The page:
Yet turn, Old Year, before you go, And face your audience again. (line 15)
This "turn" matters a lot. This poem is about looking backward way more than it's about the future, so this turn back toward the audience is also a turn back into the past. In a way, it reverses time, because the year is supposed to march off without stopping. The speaker, who wants to hang onto the past for some reason, forces him to turn back. For just a moment he reverses the flow of time.
What hath the Old Year meant to you? (line 24)
Here the speaker is asking the people in the audience (and his own audience – that's us) to look backwards. He doesn't want to know what the new year "will mean." He's stuck in the world of memory, wanting to know what has come before. No judgment – that's not necessarily a bad thing, but it is a pretty distinctive feature of this poem.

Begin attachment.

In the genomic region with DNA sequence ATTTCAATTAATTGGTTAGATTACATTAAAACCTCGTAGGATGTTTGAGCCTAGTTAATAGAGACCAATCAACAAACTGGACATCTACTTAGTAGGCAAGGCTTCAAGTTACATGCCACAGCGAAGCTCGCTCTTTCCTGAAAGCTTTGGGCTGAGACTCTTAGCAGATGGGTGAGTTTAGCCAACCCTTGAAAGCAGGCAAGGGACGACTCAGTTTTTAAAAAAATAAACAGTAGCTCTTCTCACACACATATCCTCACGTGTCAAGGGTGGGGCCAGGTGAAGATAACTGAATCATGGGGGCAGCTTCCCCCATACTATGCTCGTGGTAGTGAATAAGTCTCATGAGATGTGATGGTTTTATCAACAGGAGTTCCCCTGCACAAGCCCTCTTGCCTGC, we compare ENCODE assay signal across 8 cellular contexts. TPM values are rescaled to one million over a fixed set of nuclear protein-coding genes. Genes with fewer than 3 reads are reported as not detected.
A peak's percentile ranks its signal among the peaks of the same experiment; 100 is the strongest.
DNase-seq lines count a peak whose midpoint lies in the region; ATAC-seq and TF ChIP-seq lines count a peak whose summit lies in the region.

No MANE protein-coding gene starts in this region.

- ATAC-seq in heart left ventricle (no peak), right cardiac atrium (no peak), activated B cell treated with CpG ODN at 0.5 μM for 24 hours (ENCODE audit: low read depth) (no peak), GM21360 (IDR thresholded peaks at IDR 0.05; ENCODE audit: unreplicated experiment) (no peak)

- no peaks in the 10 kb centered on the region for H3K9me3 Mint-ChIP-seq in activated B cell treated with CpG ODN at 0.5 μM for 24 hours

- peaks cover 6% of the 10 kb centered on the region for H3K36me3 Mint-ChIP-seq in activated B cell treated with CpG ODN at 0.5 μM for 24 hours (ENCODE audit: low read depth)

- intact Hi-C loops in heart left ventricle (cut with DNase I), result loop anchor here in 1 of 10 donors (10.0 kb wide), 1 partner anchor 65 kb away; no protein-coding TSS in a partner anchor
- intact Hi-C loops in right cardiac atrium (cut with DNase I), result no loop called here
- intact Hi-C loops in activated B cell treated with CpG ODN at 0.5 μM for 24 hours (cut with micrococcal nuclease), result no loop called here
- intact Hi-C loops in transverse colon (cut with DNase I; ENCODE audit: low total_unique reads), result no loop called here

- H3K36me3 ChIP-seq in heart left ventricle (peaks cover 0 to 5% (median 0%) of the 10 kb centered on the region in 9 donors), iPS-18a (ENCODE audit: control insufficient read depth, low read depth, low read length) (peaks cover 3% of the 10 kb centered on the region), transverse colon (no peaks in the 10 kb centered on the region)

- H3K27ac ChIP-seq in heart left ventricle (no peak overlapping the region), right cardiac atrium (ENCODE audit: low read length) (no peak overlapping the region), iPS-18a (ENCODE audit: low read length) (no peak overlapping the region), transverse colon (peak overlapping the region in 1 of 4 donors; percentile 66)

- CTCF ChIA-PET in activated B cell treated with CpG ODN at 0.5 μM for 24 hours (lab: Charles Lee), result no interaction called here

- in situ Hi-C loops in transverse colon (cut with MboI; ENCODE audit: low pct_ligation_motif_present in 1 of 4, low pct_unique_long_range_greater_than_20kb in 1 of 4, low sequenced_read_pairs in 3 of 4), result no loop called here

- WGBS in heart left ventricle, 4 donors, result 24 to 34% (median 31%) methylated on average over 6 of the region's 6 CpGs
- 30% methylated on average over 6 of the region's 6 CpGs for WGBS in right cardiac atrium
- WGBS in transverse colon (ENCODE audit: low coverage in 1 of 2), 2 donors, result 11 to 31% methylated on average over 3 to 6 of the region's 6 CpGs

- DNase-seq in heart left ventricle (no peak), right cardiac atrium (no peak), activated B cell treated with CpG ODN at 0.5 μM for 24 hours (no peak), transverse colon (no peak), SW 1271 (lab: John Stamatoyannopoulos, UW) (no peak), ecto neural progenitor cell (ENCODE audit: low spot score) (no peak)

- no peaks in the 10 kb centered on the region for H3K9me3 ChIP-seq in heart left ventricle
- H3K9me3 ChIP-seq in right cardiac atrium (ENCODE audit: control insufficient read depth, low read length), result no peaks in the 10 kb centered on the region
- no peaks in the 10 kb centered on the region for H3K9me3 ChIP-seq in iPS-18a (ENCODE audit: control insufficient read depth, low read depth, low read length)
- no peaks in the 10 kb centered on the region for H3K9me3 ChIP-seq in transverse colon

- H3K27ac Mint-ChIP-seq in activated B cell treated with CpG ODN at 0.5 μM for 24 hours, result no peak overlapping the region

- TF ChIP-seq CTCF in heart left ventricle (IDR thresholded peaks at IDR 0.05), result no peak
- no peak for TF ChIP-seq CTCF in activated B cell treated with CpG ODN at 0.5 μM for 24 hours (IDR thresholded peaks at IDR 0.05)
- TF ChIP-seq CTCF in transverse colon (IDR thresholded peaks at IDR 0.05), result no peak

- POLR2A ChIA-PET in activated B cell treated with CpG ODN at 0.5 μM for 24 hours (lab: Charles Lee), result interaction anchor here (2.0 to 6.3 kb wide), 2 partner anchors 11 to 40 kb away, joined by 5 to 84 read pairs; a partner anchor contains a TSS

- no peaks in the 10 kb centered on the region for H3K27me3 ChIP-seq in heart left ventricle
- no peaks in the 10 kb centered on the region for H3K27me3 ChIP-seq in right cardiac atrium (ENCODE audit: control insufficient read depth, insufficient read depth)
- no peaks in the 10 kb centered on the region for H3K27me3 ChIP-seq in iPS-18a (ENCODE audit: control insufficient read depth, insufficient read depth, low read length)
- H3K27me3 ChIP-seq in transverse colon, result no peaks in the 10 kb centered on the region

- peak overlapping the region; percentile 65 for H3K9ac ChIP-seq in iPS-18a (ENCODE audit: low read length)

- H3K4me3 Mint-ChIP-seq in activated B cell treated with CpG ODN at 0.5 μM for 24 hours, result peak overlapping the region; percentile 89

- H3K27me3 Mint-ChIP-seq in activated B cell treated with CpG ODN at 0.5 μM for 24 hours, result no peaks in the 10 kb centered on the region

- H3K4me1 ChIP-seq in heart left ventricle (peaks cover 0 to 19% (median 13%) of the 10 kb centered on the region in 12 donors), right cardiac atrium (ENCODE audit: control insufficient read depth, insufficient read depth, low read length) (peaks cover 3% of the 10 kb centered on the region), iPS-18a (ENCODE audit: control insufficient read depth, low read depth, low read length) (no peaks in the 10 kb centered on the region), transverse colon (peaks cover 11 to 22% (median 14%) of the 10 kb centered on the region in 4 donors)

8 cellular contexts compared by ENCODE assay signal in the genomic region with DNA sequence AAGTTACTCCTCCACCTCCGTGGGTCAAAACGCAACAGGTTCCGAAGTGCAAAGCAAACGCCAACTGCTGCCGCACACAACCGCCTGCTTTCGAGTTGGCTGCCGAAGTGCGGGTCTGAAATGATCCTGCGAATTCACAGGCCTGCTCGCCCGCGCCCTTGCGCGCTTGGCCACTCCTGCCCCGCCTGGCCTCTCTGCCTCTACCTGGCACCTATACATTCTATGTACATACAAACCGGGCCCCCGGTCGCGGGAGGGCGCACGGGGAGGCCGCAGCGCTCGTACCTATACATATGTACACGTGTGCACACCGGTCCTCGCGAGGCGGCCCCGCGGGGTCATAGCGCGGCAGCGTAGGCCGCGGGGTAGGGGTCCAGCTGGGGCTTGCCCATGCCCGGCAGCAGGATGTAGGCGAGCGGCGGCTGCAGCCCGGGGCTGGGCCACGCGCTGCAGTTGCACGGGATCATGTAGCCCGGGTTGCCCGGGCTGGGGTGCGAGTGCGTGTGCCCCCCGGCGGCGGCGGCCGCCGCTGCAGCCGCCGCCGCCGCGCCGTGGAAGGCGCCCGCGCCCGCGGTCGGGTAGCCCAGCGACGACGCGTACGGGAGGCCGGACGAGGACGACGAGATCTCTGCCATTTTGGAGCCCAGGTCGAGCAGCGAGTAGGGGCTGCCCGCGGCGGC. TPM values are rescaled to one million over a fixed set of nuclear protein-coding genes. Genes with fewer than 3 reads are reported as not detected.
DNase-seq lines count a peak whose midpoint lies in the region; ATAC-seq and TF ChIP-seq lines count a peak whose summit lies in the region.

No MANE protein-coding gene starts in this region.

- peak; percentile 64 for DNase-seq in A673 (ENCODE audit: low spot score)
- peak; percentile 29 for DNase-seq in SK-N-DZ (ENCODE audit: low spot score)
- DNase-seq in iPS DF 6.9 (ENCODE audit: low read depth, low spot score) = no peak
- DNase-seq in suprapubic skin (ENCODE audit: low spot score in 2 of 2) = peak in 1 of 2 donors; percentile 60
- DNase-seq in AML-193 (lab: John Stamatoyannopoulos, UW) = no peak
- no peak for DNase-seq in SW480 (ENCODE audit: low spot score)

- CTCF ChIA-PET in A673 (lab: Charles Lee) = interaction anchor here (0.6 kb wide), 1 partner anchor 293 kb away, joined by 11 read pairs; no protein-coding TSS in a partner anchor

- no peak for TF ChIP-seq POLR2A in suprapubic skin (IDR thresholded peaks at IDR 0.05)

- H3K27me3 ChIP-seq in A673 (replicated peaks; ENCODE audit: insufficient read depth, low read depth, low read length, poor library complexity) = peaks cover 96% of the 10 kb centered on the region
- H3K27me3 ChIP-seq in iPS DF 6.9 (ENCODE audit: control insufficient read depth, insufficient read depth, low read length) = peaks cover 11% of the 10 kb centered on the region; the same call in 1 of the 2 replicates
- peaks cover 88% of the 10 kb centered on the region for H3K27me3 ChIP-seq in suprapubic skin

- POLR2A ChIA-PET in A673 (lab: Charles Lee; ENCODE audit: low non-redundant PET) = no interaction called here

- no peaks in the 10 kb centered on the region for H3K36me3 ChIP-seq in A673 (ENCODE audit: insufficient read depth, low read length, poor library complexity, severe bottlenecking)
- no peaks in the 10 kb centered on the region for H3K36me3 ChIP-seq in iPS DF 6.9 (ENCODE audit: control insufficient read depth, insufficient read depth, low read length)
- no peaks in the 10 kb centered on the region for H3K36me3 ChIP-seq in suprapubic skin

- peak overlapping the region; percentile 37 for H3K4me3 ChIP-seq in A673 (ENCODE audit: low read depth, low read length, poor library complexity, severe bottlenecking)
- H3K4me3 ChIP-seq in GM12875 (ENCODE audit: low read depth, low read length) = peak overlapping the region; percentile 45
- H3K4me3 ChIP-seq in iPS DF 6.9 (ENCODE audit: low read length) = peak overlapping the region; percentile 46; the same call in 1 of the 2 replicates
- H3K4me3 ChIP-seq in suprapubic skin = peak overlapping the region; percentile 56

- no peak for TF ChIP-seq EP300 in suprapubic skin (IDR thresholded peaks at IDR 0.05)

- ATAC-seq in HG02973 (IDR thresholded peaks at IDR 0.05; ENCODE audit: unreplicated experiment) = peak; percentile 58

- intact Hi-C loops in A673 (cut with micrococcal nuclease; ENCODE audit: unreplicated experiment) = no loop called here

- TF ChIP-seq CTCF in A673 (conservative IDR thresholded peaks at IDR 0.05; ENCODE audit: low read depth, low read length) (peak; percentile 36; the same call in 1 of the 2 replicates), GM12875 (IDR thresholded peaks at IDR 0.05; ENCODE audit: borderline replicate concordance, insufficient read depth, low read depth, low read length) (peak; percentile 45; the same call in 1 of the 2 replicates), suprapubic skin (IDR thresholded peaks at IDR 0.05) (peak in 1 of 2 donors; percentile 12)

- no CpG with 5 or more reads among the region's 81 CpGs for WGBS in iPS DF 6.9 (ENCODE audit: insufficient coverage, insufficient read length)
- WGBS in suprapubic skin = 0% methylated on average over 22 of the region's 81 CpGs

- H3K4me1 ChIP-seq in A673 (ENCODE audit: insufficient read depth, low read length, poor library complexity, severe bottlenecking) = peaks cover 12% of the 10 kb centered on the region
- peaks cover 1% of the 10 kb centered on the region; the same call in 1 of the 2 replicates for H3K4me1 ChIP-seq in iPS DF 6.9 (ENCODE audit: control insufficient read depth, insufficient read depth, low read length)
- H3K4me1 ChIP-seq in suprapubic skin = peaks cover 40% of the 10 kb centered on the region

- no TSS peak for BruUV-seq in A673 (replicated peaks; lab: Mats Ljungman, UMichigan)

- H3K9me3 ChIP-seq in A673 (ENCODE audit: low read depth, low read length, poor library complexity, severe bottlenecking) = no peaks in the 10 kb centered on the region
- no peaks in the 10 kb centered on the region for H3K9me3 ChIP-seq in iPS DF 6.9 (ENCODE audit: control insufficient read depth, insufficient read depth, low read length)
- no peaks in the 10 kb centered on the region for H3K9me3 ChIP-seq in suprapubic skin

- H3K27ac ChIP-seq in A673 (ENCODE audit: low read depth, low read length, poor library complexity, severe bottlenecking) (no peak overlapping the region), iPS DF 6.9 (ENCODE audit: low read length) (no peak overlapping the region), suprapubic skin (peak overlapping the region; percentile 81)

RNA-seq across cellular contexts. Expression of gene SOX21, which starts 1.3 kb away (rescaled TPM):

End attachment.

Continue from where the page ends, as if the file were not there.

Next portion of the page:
What dark, condemning yesterdays?What urge to crime, what evil done? (line 36-7)
In this case, memory and the past aren't just a kind of wistful thing to muse about. They're really scary. The past is tormenting this poor guy. He can't get past it, can't think about the future. Things aren't nearly so bad for the rest of the folks in the audience, but still, the danger is there. The past can be a real trap, if we let it get that way.